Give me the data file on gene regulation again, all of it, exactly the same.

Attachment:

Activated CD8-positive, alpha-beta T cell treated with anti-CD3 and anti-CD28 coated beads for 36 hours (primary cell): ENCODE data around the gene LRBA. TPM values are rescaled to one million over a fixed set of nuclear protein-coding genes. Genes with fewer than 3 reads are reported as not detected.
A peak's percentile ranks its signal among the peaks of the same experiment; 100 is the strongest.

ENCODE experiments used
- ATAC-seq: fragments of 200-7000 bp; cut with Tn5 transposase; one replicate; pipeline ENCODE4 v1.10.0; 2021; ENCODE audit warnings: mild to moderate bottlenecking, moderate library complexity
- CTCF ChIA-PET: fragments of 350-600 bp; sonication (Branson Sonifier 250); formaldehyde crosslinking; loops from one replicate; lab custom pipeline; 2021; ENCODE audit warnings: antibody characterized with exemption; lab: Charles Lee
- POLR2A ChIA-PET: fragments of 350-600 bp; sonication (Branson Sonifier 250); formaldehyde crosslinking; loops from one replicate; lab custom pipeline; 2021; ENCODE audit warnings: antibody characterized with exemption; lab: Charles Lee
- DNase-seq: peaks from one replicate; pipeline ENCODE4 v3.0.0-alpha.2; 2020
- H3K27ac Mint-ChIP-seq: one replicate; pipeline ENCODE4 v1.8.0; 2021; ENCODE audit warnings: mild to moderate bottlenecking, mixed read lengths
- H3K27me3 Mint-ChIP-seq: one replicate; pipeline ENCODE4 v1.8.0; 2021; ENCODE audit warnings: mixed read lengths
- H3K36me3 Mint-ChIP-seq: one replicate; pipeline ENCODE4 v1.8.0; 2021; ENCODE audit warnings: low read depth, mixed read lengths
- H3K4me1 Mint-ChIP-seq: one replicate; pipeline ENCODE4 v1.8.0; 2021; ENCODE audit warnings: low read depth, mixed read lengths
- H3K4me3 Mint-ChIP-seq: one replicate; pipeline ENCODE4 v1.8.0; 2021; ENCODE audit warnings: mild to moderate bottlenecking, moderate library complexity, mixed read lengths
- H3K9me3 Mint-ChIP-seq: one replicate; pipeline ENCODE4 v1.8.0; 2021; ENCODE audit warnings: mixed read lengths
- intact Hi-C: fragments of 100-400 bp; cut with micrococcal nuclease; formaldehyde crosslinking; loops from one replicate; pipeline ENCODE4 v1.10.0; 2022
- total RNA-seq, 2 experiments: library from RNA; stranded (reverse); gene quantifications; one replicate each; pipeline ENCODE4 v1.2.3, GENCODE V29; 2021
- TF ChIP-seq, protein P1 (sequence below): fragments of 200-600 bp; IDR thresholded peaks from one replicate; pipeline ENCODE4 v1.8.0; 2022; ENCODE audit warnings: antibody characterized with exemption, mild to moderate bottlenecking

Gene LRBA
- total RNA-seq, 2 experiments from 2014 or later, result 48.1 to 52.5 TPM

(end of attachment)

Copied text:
Activated CD8-positive, alpha-beta T cell treated with anti-CD3 and anti-CD28 coated beads for 36 hours (primary cell): ENCODE data around the gene LRBA. TPM values are rescaled to one million over a fixed set of nuclear protein-coding genes. Genes with fewer than 3 reads are reported as not detected.
A peak's percentile ranks its signal among the peaks of the same experiment; 100 is the strongest.

ENCODE experiments used
- ATAC-seq: fragments of 200-7000 bp; cut with Tn5 transposase; one replicate; pipeline ENCODE4 v1.10.0; 2021; ENCODE audit warnings: mild to moderate bottlenecking, moderate library complexity
- CTCF ChIA-PET: fragments of 350-600 bp; sonication (Branson Sonifier 250); formaldehyde crosslinking; loops from one replicate; lab custom pipeline; 2021; ENCODE audit warnings: antibody characterized with exemption; lab: Charles Lee
- POLR2A ChIA-PET: fragments of 350-600 bp; sonication (Branson Sonifier 250); formaldehyde crosslinking; loops from one replicate; lab custom pipeline; 2021; ENCODE audit warnings: antibody characterized with exemption; lab: Charles Lee
- DNase-seq: peaks from one replicate; pipeline ENCODE4 v3.0.0-alpha.2; 2020
- H3K27ac Mint-ChIP-seq: one replicate; pipeline ENCODE4 v1.8.0; 2021; ENCODE audit warnings: mild to moderate bottlenecking, mixed read lengths
- H3K27me3 Mint-ChIP-seq: one replicate; pipeline ENCODE4 v1.8.0; 2021; ENCODE audit warnings: mixed read lengths
- H3K36me3 Mint-ChIP-seq: one replicate; pipeline ENCODE4 v1.8.0; 2021; ENCODE audit warnings: low read depth, mixed read lengths
- H3K4me1 Mint-ChIP-seq: one replicate; pipeline ENCODE4 v1.8.0; 2021; ENCODE audit warnings: low read depth, mixed read lengths
- H3K4me3 Mint-ChIP-seq: one replicate; pipeline ENCODE4 v1.8.0; 2021; ENCODE audit warnings: mild to moderate bottlenecking, moderate library complexity, mixed read lengths
- H3K9me3 Mint-ChIP-seq: one replicate; pipeline ENCODE4 v1.8.0; 2021; ENCODE audit warnings: mixed read lengths
- intact Hi-C: fragments of 100-400 bp; cut with micrococcal nuclease; formaldehyde crosslinking; loops from one replicate; pipeline ENCODE4 v1.10.0; 2022
- total RNA-seq, 2 experiments: library from RNA; stranded (reverse); gene quantifications; one replicate each; pipeline ENCODE4 v1.2.3, GENCODE V29; 2021
- TF ChIP-seq, protein P1 (sequence below): fragments of 200-600 bp; IDR thresholded peaks from one replicate; pipeline ENCODE4 v1.8.0; 2022; ENCODE audit warnings: antibody characterized with exemption, mild to moderate bottlenecking

Gene LRBA
- total RNA-seq, 2 experiments from 2014 or later, result 48.1 to 52.5 TPM